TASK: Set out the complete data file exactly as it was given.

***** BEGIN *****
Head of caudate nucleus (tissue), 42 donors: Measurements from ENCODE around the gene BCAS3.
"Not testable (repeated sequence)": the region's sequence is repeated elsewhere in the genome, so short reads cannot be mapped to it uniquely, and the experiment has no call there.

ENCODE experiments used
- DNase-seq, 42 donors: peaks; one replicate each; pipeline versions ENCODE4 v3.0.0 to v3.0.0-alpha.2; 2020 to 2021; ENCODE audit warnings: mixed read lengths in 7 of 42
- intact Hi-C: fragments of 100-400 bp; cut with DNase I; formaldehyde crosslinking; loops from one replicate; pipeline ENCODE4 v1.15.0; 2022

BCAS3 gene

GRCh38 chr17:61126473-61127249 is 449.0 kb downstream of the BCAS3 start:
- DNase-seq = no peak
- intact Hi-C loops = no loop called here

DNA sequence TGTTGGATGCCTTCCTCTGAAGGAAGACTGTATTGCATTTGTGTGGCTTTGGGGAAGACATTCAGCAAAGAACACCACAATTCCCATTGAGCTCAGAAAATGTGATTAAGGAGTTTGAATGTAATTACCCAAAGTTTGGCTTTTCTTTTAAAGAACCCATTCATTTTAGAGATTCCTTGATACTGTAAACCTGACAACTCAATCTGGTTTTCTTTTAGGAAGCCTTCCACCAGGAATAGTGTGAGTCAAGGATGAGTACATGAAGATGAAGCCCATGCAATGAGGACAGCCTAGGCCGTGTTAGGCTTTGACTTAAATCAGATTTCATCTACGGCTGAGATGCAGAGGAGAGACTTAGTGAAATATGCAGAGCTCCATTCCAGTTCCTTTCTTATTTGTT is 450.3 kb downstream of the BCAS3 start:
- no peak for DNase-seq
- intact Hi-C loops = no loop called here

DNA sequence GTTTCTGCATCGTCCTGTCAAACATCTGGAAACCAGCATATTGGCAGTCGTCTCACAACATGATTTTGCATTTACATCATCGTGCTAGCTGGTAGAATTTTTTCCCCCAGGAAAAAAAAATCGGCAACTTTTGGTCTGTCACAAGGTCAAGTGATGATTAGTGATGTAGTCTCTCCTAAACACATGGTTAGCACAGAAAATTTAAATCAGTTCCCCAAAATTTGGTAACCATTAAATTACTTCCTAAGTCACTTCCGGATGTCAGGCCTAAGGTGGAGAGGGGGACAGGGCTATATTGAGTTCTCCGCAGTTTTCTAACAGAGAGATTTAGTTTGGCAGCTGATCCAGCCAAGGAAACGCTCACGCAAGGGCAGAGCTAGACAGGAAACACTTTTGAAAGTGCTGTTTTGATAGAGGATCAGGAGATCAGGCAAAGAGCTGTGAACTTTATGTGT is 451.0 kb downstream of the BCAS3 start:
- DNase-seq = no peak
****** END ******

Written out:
Head of caudate nucleus (tissue), 42 donors: Measurements from ENCODE around the gene BCAS3.
"Not testable (repeated sequence)": the region's sequence is repeated elsewhere in the genome, so short reads cannot be mapped to it uniquely, and the experiment has no call there.

ENCODE experiments used
- DNase-seq, 42 donors: peaks; one replicate each; pipeline versions ENCODE4 v3.0.0 to v3.0.0-alpha.2; 2020 to 2021; ENCODE audit warnings: mixed read lengths in 7 of 42
- intact Hi-C: fragments of 100-400 bp; cut with DNase I; formaldehyde crosslinking; loops from one replicate; pipeline ENCODE4 v1.15.0; 2022

BCAS3 gene

GRCh38 chr17:61126473-61127249 is 449.0 kb downstream of the BCAS3 start:
- DNase-seq = no peak
- intact Hi-C loops = no loop called here

DNA sequence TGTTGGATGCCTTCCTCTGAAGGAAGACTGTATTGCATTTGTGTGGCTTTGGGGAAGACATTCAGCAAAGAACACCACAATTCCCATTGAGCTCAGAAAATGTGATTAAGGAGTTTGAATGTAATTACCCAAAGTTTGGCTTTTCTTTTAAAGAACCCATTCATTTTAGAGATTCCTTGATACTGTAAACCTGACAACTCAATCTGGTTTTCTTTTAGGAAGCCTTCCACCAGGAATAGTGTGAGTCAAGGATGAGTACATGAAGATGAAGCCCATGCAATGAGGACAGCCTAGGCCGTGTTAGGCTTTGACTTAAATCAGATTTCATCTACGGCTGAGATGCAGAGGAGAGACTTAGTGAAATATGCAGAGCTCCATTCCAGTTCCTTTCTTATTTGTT is 450.3 kb downstream of the BCAS3 start:
- no peak for DNase-seq
- intact Hi-C loops = no loop called here

DNA sequence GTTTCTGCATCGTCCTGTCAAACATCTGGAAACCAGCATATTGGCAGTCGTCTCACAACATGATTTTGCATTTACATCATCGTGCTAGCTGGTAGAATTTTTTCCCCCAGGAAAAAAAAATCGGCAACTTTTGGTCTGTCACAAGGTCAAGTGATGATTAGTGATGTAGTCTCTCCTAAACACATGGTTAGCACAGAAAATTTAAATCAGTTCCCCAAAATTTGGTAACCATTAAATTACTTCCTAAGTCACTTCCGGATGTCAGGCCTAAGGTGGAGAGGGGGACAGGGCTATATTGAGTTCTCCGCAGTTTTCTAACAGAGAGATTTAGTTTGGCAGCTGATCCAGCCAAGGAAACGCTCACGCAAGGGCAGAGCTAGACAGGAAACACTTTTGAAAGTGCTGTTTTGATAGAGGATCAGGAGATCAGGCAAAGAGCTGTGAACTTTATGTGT is 451.0 kb downstream of the BCAS3 start:
- DNase-seq = no peak